Juliet's Nurse Book Cover

I became a novelist so that I could use fiction to share multicultural feminist history with an audience beyond academia.  So how did I end up writing a novel inspired by the most canonical of dead white male authors?

I’d assumed I’d always write about intersections of gender and race in US history.  But in making the transition from writing non-fiction to writing fiction, I’ve had to accept that serendipity plays a significant role in the creative process.  After my first novel, The Secrets of Mary Bowser, was published, I struggled for months on a book that just wouldn’t come together.  And then the title Juliet’s Nurse suddenly came into my head, leading me to do something I hadn’t done since high school: re-read Romeo and Juliet.

Like many people, I’d remembered the nurse as a minor comic character.  In fact, she has the largest number of lines after the title characters, and Juliet actually speaks more lines to her than to Romeo. 

She even has a name: Angelica, although it’s mentioned only once in the play—so much easier just to refer to a servant by the labor she provides to the wealthy family! Angelica also has an amazing but often forgotten backstory. In the very first scene of the play in which she appears (Act I, scene iii, which is also Juliet’s first scene), she reveals that she had a daughter, born at the same time as Juliet, who died.

This struck me as an incredibly compelling seed for a novel. What would it be like to lose your own infant, and then be given another child to nurture in the most physically and emotionally intimate way possible, yet always know you are only a servant in her home?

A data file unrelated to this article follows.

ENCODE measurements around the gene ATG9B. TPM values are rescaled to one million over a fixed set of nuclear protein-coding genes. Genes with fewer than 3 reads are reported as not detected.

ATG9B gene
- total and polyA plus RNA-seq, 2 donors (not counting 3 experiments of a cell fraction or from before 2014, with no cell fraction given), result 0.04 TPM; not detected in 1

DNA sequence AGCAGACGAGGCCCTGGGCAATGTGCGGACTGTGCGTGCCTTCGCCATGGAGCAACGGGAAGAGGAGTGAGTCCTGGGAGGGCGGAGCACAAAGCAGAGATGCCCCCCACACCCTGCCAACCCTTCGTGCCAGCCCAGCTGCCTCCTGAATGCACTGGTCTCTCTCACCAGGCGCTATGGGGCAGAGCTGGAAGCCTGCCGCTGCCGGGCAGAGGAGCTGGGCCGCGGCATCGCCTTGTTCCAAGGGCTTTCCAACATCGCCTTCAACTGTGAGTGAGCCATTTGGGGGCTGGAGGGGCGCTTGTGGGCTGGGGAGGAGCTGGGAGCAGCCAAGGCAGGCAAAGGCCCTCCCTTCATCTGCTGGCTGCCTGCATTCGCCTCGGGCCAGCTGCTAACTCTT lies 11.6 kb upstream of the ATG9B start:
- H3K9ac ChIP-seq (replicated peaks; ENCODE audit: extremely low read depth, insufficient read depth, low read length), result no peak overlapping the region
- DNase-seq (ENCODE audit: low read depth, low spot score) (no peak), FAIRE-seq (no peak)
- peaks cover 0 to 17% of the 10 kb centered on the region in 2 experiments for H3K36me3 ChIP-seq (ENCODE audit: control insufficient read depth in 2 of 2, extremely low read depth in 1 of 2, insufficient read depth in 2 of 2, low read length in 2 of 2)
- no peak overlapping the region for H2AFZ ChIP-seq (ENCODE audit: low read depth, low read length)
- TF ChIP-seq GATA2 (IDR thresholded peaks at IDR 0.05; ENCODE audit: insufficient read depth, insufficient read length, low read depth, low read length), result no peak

I considered giving my novel a contemporary setting. After all, huge numbers of women from poor countries and poor communities routinely “lose” their own children to the economic necessity of migrating to wealthy countries and wealthy communities, where they raise other people’s children (often for oppressively low wages). But the historian in me wanted to understand what women’s lives were like in the late 14th century, the period in which Shakespeare’s play is set. What could I, as a feminist, learn and teach others about how gender shaped people’s experiences in this era—by using the most canonical dead white guy as my hook?

Comparing my two novels—one about slavery, the other about suicide—I realised I put the women I write about up against hard situations, in order to explore what it reveals about them.

In imagining Angelica’s story, I incorporated research on everything from breastfeeding, childbirth, and marriage contracts, to the aftermath of the plague (which killed 40% of Italy’s population in the years just before the novel is set).  But good historical fiction is always about the moment in which it is written as well as the era about which it’s written, and as a feminist writer, I want my work to engage with contemporary social issues. 

As I drafted Juliet’s Nurse, I realised that Romeo and Juliet is (spoiler alert!) the most famous literary work about suicide, and in telling Angelica’s story, I was writing a book about what it’s like to survive the suicide of a child you love. With suicide rates, especially youth suicide rates, on the rise globally, this is an all too relevant topic.